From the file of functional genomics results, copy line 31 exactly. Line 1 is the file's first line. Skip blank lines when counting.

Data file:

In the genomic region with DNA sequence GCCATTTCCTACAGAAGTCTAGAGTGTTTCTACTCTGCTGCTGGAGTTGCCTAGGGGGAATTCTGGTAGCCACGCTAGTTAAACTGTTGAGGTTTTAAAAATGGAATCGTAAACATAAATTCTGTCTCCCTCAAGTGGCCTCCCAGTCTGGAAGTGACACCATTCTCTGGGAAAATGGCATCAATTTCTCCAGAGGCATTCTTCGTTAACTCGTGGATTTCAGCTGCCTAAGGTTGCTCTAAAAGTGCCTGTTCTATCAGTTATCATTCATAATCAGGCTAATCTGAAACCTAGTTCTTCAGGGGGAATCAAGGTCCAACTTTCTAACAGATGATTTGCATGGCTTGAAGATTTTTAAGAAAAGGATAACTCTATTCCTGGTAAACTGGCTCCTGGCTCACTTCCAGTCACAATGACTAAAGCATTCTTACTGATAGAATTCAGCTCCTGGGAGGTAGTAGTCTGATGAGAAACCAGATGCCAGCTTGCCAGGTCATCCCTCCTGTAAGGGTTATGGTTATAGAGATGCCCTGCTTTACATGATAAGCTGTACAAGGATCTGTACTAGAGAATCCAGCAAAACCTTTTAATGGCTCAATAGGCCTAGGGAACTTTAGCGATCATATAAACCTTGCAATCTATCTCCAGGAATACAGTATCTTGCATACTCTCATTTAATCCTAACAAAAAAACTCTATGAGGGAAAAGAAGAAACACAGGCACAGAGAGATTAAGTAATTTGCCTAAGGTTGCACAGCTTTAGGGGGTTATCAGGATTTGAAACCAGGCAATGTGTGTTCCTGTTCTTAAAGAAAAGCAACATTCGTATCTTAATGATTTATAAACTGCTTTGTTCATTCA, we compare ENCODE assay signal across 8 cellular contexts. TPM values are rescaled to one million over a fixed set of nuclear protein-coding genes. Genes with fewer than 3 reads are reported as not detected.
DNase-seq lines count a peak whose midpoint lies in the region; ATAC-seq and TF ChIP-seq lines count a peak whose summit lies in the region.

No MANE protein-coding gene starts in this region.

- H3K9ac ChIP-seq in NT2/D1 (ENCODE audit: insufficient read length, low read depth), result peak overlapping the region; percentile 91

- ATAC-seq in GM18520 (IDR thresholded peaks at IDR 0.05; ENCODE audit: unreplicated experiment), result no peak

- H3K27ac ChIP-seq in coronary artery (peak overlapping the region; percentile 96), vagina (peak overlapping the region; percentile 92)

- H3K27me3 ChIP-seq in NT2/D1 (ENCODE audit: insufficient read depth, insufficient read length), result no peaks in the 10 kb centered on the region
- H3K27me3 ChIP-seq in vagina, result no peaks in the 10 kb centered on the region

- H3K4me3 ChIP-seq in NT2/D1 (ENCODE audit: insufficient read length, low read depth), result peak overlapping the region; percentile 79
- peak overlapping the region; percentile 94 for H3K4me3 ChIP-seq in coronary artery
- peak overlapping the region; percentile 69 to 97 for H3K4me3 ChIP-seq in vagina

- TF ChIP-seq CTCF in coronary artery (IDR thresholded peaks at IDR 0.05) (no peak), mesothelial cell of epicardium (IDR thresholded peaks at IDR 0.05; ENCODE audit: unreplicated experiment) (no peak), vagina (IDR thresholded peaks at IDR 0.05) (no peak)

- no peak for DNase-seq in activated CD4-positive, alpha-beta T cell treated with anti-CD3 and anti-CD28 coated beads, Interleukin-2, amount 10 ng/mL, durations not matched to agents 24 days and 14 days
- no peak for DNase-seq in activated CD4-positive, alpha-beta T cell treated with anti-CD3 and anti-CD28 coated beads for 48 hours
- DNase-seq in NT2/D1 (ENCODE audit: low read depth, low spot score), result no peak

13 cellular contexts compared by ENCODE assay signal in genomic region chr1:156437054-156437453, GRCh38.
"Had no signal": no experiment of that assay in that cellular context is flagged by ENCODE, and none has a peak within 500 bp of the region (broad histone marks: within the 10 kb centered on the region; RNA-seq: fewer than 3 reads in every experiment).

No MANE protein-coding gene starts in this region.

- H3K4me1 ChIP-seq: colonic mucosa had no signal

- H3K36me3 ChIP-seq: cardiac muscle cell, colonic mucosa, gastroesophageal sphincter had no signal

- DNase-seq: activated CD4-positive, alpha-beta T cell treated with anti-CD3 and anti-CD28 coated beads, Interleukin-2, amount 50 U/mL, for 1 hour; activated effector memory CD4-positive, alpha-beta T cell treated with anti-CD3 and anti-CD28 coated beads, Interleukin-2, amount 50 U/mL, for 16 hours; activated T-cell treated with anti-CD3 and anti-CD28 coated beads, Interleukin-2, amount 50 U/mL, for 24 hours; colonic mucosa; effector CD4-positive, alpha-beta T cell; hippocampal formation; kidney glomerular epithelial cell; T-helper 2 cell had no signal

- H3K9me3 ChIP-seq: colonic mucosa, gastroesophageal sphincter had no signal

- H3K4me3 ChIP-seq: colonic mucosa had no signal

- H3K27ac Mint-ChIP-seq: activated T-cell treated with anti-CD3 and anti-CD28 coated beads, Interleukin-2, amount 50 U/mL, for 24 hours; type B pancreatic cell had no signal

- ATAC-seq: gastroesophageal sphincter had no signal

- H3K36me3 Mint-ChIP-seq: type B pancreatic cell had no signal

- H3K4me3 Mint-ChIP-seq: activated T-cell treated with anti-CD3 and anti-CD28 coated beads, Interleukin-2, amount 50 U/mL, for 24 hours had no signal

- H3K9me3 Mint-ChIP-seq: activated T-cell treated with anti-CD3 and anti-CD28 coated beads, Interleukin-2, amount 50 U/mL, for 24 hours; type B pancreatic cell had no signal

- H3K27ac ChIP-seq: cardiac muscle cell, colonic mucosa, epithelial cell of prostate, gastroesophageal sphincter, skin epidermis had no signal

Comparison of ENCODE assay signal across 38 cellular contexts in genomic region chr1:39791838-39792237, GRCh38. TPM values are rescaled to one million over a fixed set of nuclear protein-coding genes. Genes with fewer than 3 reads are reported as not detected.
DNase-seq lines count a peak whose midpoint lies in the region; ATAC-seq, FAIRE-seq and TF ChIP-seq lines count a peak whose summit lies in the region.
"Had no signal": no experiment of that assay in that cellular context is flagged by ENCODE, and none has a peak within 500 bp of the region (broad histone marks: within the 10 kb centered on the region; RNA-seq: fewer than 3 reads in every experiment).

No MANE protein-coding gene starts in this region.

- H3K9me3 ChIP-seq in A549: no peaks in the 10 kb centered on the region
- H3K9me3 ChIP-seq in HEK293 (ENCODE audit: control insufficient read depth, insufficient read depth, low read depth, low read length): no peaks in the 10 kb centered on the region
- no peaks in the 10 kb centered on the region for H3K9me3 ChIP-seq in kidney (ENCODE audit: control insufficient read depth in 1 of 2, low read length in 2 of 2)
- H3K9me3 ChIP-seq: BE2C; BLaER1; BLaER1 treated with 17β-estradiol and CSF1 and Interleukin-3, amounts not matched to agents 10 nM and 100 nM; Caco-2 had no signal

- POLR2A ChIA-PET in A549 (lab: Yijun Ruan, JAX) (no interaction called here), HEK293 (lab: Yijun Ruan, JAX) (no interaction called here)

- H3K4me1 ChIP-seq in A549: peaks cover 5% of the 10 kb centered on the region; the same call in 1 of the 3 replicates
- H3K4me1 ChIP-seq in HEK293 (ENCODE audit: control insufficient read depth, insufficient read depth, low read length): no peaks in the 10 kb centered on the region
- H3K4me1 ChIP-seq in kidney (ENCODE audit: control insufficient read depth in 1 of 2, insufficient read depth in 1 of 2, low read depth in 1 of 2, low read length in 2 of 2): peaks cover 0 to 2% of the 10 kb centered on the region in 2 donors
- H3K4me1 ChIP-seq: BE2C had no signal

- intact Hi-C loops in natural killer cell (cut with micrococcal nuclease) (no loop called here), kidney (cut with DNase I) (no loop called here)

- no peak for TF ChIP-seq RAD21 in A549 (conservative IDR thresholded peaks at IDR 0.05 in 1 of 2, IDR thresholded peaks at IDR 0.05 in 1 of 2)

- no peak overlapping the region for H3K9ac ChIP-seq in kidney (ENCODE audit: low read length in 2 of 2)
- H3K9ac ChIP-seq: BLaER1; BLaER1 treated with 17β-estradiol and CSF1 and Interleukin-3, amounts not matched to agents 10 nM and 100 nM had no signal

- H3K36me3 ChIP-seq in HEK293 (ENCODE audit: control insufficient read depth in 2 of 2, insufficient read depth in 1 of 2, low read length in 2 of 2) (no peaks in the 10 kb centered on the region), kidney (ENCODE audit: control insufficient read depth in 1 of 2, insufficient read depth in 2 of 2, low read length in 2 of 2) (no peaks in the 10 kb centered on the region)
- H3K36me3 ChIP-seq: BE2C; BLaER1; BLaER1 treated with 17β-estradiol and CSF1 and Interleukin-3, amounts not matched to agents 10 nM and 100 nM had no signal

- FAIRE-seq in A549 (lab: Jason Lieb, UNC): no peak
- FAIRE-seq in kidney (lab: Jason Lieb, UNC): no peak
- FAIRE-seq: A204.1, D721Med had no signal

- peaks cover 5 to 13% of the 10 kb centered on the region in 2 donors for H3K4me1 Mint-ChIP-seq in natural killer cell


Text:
DNase-seq lines count a peak whose midpoint lies in the region; ATAC-seq, FAIRE-seq and TF ChIP-seq lines count a peak whose summit lies in the region.